Dustin Pedroia Singles off John LackeySo, with one out in the ninth, Dustin Pedroia laced a ground ball single through the infield into left field for a clean hit, and the crowd let out a huge roar. Pedroia will never again receive a Christmas card from John Lackey, but he made everyone in Boston happy with that hit. Lackey was getting high on pitch count, and when Youkilis stepped up to the plate, I imagine Lackey felt just a little deflated. Youk did not pause to ponder that, instead he went for the kill, clobbering the second pitch he saw into the Green Monster seats, putting the Sox on the board 6-2. With the meat of the order coming up, and only one out recorded, the crowd suddenly had visions of a dramatic last minute come-back. But, alas, it was not to be.

Mike Lowell's ErrorClay Buchholz, the Boston starter, had an up and down outing. He looked terrific opening up the game, and after two innings, he also had a no hitter going. But, with one out in the third, Mike Lowell misplayed an easy ground ball, and the inning unravelled for Buchholz. Before you knew it, there were two runs in, bases loaded, and still only one out. Not only that, but Vladimir Guerrero, the Angels power hitter, was at the plate. My stomach sank. one swing of the bat and this game was over before it got going. But, Clay showed some moxie forcing Vlad to ground into a blessed inning ending double play.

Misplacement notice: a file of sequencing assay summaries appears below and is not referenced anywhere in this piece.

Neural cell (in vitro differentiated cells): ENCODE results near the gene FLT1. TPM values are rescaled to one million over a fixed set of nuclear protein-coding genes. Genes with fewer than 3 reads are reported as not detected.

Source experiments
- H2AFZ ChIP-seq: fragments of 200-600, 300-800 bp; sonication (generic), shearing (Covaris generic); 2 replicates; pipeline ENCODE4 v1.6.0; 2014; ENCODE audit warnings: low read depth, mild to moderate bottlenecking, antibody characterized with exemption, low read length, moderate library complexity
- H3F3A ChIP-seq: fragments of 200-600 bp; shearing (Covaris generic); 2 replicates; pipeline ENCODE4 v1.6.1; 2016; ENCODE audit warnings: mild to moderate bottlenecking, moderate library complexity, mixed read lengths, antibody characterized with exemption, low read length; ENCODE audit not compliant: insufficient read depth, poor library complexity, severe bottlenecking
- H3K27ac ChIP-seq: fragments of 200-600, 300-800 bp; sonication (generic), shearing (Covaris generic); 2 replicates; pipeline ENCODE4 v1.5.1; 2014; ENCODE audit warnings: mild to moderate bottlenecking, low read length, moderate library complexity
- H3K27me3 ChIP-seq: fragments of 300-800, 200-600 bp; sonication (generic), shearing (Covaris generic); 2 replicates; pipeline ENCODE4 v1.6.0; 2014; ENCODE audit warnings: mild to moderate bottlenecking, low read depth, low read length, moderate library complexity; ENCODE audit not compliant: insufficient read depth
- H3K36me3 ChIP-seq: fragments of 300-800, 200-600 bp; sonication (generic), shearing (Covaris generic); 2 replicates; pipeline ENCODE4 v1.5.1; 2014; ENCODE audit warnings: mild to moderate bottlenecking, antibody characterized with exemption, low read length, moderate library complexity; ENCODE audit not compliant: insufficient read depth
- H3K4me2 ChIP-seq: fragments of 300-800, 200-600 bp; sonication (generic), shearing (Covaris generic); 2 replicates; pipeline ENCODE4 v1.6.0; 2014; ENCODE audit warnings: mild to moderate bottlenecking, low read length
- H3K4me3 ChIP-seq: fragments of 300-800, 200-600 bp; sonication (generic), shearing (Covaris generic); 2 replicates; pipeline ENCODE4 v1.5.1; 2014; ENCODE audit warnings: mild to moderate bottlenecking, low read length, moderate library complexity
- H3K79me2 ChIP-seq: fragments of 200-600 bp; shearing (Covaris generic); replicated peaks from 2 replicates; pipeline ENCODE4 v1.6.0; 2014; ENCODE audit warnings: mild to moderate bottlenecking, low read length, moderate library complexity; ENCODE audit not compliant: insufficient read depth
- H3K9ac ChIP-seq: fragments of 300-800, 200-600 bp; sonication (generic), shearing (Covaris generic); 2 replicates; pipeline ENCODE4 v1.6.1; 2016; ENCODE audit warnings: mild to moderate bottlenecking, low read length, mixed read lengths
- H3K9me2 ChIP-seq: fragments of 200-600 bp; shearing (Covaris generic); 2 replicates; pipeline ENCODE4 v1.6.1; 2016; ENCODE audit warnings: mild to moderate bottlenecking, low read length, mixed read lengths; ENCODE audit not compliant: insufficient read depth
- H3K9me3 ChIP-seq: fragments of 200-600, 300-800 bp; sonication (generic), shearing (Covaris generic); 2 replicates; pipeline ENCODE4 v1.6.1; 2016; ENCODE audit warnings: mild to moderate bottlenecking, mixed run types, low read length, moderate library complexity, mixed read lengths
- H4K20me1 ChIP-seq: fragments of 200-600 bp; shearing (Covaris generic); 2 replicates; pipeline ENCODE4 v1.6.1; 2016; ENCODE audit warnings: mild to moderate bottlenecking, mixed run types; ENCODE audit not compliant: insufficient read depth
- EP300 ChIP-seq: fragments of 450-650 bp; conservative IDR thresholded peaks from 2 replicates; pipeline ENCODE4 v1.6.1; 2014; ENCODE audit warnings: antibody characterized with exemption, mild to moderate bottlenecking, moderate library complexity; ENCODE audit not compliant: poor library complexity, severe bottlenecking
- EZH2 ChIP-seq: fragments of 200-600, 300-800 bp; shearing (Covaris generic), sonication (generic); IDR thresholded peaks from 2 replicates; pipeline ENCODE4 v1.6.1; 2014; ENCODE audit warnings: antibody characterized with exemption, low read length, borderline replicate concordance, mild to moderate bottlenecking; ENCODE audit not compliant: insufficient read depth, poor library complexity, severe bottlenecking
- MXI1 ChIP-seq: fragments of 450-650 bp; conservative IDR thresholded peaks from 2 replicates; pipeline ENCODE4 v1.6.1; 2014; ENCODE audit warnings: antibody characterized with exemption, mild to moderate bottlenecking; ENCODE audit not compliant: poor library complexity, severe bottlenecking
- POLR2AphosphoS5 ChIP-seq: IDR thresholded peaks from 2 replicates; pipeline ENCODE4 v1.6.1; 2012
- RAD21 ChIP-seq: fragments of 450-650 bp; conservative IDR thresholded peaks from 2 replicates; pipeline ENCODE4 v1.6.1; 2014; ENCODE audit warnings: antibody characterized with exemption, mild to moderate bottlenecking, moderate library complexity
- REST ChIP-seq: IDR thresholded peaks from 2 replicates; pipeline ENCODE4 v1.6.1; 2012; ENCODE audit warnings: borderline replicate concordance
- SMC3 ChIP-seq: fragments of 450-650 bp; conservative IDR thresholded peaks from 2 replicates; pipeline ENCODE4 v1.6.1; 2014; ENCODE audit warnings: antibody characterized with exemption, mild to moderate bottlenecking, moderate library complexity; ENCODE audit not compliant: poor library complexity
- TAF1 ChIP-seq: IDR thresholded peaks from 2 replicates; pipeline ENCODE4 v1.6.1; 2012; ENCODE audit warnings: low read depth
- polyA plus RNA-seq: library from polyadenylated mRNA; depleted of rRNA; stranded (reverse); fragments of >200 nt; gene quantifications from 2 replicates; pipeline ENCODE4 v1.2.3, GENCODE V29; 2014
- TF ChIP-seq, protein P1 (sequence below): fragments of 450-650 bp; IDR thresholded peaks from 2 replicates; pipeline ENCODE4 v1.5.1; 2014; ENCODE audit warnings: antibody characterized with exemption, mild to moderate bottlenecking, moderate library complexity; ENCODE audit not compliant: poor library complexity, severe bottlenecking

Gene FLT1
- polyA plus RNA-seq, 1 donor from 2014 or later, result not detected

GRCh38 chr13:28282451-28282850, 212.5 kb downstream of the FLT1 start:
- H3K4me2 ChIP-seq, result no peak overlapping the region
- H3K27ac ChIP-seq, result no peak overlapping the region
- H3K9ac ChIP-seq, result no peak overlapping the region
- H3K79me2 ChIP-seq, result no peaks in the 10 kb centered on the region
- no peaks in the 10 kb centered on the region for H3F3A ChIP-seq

Clay BuchholzClay started off the 4th inning by allowing a single and a home run. Everyone was waiting for Francona to get him out of there before everything caved in. But, Varitek went out for a chat, soundly slapped Clay across the face and said "snap out of it man, your team needs you". With that, Clay realized he was right and proceeded to retire the next 10 batters in a row, taking the Sox into the 7th inning and saving the bullpen some wear and tear. So, a mixed outing for Clay, but he is showing signs of being a valuable member of the rotation.

Meanwhile, I attended the game with my daughter, and my sister and her son. Baseball is a game of streaks, trends, and records, and my sister has one going that we pray will end. She has never attended a Sox game in person and had the Sox win the game. So, next time she goes to a game, I'll let y'all know so you can adjust your wagers accordingly. The kids had fun though, and it was, for them, a pleasantly quick game, ending in 2 hours and 28 minutes!

Now, can the Sox get back on track behind Beckett tonight?

(Photos Courtesy of Yahoo Sports)

Monday, July 28, 2008

Jon Lester Rights the Ship

Amid all the new found Manny Ramirez controversy, there was an actual game played yesterday. Not just any game, but a pivotal game against an historic rival who had just taken two straight games in Fenway Park. A loss would have allowed the Yankees to move into a tie with the Red Sox for second place in the AL East.